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Pacific Storm and Surf Forecast
Updated: September 7, 2007 3:40 PM
Buoys: Northern CA - Southern CA - Hawaii - Gulf of Alaska - Pacific Northwest
Buoy Forecast:
Northern CA - Southern CA - Hawaii - Gulf of Alaska - Pacific Northwest
Pacific Links:  Atmospheric Models - Buoy Data - Current Weather - Wave Models
Forecast Archives: Enter Here
A chronology of recent Mavericks Underground forecasts. Once you enter, just click on the HTML file forecast you want to review (e.g. 073199.html equals July 31, 1999). To view the maps that correspond to that forecast date, select the html file labeled 073199 maps.html
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Swell Potential Rating = 3.2 - California & 2.0 - Hawaii
Using the 'Summer' Scale
(See Swell Category Table link at bottom of page)
Probability for presence of largest swells in near-shore waters of NCal, SCal or Hawaii.    
Issued for Week of Monday 9/3 thru Sun 9/9
Swell Potential Rating Categories
5 = Good probability for 3 or more days of Significant swell
4 = Good probability for 1-2 days of Significant swell
3 = Good probability for 3 or more days of Utility swell
2 = Good probability for  1-2 days of Utility swell
1 = Good probability for 3 or more days of Impulse or Windswell
0 = Low probability for 1-2 days of Impulse or Windswell   

Windswell Takes Over in CA
Two Storms On-Track Under New Zealand

 

PACIFIC OVERVIEW
On Thursday (9/6) Northern CA surf was chest to head high with some bigger sections, foggy and warbled. South facing breaks in Santa Cruz were waist high. Central California surf (Morro Bay) was chest to head high. Surf in Southern CA from Santa Barbara to just north of LA was waist high with sets pushing the chest high range. The LA Area southward to Orange County was waist to chest high with some bigger sets. Southward from Orange County into San Diego best breaks were waist to chest high. The North Shore of Oahu was flat. The South Shore was waist high. The East Shore was thigh high.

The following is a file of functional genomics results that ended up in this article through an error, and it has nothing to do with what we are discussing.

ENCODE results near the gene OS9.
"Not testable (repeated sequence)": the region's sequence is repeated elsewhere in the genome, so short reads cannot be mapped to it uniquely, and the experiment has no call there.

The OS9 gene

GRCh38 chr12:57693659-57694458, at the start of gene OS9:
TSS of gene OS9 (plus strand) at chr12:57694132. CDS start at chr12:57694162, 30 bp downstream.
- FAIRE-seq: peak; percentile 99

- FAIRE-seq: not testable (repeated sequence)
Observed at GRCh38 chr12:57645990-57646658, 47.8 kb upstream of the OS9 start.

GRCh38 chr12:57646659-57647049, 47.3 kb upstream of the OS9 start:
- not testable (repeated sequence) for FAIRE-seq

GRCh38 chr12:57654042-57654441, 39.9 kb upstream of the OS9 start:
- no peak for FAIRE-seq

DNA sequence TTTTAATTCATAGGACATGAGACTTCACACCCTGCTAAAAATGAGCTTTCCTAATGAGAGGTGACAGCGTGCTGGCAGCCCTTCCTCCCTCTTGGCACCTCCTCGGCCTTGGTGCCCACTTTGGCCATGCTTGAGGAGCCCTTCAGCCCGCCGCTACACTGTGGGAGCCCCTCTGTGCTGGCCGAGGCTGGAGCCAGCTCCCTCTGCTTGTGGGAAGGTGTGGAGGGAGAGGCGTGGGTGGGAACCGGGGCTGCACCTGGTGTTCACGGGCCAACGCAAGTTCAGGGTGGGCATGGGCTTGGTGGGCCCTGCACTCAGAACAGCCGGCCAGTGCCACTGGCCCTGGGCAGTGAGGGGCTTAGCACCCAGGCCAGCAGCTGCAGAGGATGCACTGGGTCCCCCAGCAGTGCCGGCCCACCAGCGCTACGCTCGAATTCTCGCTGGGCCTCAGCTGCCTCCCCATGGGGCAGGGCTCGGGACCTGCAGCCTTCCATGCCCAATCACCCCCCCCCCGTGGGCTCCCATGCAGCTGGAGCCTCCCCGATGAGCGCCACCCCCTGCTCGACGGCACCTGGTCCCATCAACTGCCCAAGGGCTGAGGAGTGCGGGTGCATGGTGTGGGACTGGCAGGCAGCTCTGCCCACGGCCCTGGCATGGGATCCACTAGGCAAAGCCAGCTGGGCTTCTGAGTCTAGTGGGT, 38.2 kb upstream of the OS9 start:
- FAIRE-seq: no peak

North/Central California was getting a good dose of local windswell mixed with fading swell from the Gulf of Alaska and dribbles from the southern hemi under than. Southern California was getting a small mix of fading southern hemi swell and local windswell. Hawaii was flat on the North Shore. The South Shore was getting the last vestiges of southern hemi swell. Easterly windswell was all but gone on the East Shore. No southern hemi swell of interest is in the forecast for the next few days for either Hawaii or California. But a gale has formed under New Zealand and has generated sufficient seas to set another swell in motion, just starting to radiate northeast towards our forecast area. That swell swell should arrive in Hawaii late next workweek and push on into California for that weekend. And another stronger storm is forecast right behind, likely providing more action. Things to calm down after that though, so make the most of it. Up north the North Pacific is trying to wake up from it's long summer slumber, but isn't there quite yet. A gale is forecast for the dateline in the next few days, with most fetch aimed mid-way between Hawaii and California. Hawaii will likely fair best from this due to it's close proximity to the fetch. But no large scale moderate swell producing systems are charted yet. So the southern hemi offers the best hope for now. See details below...

 

SHORT- TERM FORECAST
Current marine weather and wave analysis plus forecast conditions for the next 72 hours